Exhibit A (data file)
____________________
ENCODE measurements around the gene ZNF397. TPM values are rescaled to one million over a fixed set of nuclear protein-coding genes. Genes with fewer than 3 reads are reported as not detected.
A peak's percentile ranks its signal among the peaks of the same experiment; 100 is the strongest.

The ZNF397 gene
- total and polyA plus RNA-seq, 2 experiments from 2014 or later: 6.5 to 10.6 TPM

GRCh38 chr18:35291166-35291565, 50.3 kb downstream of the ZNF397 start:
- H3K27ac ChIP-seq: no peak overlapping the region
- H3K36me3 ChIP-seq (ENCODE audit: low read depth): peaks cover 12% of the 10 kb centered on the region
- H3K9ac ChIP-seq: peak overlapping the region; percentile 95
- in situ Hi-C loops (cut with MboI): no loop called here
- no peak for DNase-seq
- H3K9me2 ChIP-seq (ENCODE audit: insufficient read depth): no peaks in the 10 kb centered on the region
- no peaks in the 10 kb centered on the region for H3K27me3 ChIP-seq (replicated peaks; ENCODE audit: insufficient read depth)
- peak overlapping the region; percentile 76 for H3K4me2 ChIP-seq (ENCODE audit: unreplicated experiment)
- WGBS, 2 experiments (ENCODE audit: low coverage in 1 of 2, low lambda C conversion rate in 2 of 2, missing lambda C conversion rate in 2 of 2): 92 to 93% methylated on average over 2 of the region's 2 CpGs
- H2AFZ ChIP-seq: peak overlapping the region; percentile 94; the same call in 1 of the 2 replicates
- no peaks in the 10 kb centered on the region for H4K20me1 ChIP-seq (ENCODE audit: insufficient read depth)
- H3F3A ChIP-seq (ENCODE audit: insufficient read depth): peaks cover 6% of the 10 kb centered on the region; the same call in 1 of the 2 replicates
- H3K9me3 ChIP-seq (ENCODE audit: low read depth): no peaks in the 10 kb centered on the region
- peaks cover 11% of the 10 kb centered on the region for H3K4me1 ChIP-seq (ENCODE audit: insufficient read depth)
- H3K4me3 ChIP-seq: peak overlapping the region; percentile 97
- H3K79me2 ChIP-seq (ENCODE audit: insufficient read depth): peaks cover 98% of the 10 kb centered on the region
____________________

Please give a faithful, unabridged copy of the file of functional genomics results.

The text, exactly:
ENCODE measurements around the gene ZNF397. TPM values are rescaled to one million over a fixed set of nuclear protein-coding genes. Genes with fewer than 3 reads are reported as not detected.
A peak's percentile ranks its signal among the peaks of the same experiment; 100 is the strongest.

The ZNF397 gene
- total and polyA plus RNA-seq, 2 experiments from 2014 or later: 6.5 to 10.6 TPM

GRCh38 chr18:35291166-35291565, 50.3 kb downstream of the ZNF397 start:
- H3K27ac ChIP-seq: no peak overlapping the region
- H3K36me3 ChIP-seq (ENCODE audit: low read depth): peaks cover 12% of the 10 kb centered on the region
- H3K9ac ChIP-seq: peak overlapping the region; percentile 95
- in situ Hi-C loops (cut with MboI): no loop called here
- no peak for DNase-seq
- H3K9me2 ChIP-seq (ENCODE audit: insufficient read depth): no peaks in the 10 kb centered on the region
- no peaks in the 10 kb centered on the region for H3K27me3 ChIP-seq (replicated peaks; ENCODE audit: insufficient read depth)
- peak overlapping the region; percentile 76 for H3K4me2 ChIP-seq (ENCODE audit: unreplicated experiment)
- WGBS, 2 experiments (ENCODE audit: low coverage in 1 of 2, low lambda C conversion rate in 2 of 2, missing lambda C conversion rate in 2 of 2): 92 to 93% methylated on average over 2 of the region's 2 CpGs
- H2AFZ ChIP-seq: peak overlapping the region; percentile 94; the same call in 1 of the 2 replicates
- no peaks in the 10 kb centered on the region for H4K20me1 ChIP-seq (ENCODE audit: insufficient read depth)
- H3F3A ChIP-seq (ENCODE audit: insufficient read depth): peaks cover 6% of the 10 kb centered on the region; the same call in 1 of the 2 replicates
- H3K9me3 ChIP-seq (ENCODE audit: low read depth): no peaks in the 10 kb centered on the region
- peaks cover 11% of the 10 kb centered on the region for H3K4me1 ChIP-seq (ENCODE audit: insufficient read depth)
- H3K4me3 ChIP-seq: peak overlapping the region; percentile 97
- H3K79me2 ChIP-seq (ENCODE audit: insufficient read depth): peaks cover 98% of the 10 kb centered on the region